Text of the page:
I really enjoyed this book for several reasons. I have two pet peeves with horror writers: (1) lack of characterization, and (2) a tacked on anticlimactic ending that lasts only about 10 pages and makes me want to throw the book across the room. UNTCIGAHUNK steers completely clear of these shortcomings.
First off, before I get started, UNTCIGAHUNK is actually a novel and a series of short stories all on the same subject----a very nasty breed of creatures based on ancient Micmac Indian legends. The novel is entitled The Little Brothers and tells the story of a family and their encounters with these awful little monsters. But rather than just unleash the creatures to tear up the scenery, Hautala takes his time. This is not some 200 page quick read that you finish in an afternoon. You can settle in and really get to know these characters (two teen-aged boys and their father---their mother was killed by the Untcigahunk five years before this story begins) and how the loss of their mother has damaged the family and their relationships with each other. The sibling rivalry is very believable as is the family dynamic as a whole. Of course that makes what happens all the more tense since you care about these people. It is also a coming of age story for the younger brother which I found to be very satisfying. Actually I thought several times while I was reading that I would have read the book even without the monsters because the story of the family and the other sub-plots, particularly that of a teen-aged psychopath that menaces the whole town, were that interesting by themselves. That being said, this is a story about the Untcigahunk, and they do not disappoint. They would rip apart pretty much any monster you might care to mention and they deliver the scares.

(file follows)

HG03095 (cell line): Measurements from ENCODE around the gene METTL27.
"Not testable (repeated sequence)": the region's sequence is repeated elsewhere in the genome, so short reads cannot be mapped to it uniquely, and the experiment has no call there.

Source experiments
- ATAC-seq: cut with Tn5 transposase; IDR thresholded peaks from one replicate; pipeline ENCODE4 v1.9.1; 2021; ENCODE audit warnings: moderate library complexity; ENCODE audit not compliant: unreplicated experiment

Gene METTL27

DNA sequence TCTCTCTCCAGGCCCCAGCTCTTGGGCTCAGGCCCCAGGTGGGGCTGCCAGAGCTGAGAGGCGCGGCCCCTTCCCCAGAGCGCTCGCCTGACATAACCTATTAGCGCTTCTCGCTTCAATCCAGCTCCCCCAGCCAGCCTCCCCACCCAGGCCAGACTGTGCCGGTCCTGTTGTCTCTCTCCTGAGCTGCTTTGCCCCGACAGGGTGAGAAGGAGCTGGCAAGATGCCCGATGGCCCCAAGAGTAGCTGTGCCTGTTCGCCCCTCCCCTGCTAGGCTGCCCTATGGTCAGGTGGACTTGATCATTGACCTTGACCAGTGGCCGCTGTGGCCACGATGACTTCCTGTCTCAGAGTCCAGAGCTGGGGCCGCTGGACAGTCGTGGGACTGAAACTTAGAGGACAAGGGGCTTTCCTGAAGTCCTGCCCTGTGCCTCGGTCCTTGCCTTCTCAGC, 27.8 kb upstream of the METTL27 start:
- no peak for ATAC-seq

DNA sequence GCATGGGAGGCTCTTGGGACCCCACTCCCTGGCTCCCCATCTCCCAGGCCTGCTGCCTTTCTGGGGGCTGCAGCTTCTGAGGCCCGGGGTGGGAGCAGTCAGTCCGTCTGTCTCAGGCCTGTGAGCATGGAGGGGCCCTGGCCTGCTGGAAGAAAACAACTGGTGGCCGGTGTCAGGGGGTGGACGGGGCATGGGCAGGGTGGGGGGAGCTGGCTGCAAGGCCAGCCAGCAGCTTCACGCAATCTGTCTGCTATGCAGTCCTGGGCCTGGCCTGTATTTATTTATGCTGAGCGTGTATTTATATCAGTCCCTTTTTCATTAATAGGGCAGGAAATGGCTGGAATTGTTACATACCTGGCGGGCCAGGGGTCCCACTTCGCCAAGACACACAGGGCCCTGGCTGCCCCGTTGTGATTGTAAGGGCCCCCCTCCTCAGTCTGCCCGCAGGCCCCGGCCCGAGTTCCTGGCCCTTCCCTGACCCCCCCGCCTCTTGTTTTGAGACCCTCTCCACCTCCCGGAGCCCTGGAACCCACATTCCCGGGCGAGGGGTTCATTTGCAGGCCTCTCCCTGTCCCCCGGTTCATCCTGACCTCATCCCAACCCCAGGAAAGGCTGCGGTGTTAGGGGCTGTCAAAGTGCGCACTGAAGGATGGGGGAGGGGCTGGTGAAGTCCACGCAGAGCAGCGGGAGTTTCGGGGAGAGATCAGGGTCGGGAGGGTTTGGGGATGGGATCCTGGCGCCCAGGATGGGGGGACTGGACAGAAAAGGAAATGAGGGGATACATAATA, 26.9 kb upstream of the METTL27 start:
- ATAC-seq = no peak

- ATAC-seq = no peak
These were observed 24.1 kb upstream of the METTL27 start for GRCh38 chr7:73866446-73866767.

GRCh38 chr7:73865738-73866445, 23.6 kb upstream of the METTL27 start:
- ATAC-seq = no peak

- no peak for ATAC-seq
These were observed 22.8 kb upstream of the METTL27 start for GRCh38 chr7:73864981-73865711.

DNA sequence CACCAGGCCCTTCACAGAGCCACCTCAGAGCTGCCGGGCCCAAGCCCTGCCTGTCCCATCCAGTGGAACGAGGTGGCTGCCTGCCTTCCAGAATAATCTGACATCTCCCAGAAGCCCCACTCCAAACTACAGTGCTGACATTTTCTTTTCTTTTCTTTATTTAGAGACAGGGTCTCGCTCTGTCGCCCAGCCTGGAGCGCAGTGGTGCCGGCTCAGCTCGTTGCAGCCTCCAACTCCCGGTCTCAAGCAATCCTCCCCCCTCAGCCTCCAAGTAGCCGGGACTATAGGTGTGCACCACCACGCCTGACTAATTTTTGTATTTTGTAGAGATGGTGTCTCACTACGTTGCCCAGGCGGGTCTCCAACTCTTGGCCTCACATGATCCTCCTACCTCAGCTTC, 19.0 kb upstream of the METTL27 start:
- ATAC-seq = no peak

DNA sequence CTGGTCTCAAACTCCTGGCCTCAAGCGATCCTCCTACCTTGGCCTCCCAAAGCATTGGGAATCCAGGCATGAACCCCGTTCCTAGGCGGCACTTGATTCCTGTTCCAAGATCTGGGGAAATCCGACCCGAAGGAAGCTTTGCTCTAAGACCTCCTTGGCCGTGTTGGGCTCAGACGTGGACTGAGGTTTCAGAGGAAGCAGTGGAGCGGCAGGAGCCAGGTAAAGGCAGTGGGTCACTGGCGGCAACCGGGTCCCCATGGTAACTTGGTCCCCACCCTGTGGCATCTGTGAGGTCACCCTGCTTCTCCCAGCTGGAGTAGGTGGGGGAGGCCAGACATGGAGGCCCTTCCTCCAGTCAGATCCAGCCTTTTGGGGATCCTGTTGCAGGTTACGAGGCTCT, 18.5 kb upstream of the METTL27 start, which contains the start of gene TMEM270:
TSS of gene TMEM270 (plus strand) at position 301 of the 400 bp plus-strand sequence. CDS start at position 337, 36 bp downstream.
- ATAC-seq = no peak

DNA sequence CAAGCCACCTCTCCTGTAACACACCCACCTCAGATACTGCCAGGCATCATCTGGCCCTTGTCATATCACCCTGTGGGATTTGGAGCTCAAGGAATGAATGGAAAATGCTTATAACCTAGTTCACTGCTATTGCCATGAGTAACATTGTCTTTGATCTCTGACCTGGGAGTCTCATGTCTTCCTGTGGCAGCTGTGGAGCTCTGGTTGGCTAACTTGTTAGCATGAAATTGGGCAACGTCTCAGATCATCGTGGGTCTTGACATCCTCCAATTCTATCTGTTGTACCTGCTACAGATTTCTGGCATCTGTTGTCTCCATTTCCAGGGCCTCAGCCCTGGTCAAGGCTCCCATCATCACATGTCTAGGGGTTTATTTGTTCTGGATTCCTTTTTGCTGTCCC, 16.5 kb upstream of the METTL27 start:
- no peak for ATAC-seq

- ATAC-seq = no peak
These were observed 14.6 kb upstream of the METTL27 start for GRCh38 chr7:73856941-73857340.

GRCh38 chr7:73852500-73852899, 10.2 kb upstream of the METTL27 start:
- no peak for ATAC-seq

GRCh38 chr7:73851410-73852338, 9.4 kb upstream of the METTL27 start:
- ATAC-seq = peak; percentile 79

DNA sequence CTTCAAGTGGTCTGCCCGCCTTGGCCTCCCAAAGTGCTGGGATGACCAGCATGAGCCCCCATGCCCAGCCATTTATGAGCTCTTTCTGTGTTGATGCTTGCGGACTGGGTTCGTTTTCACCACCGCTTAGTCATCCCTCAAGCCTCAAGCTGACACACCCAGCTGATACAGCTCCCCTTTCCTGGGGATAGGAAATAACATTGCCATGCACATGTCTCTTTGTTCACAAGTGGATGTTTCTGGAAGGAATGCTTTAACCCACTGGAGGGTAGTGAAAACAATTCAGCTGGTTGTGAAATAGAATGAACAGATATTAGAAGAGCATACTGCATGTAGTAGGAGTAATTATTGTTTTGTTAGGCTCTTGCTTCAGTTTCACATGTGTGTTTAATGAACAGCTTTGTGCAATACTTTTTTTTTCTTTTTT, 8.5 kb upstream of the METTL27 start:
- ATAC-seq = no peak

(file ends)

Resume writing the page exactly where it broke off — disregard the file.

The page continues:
And there is a really big bonus in that you not only get The Little Brothers, but UNTCIGAHUNK also contains several Micmac indian legends about the Untcigahunk and a really good novella/short story collection (The Chrysalis) also. I was thinking as I read the additional materials that if I was recommending the book to a friend that I might suggest reading the Micmac legends first, then read The Little Brothers, then finish it off with The Chrysalis. Don't skip the Chrysalis stories---there are a few in there that pack a huge punch---especially the one about the birch whistle which was my personal favorite.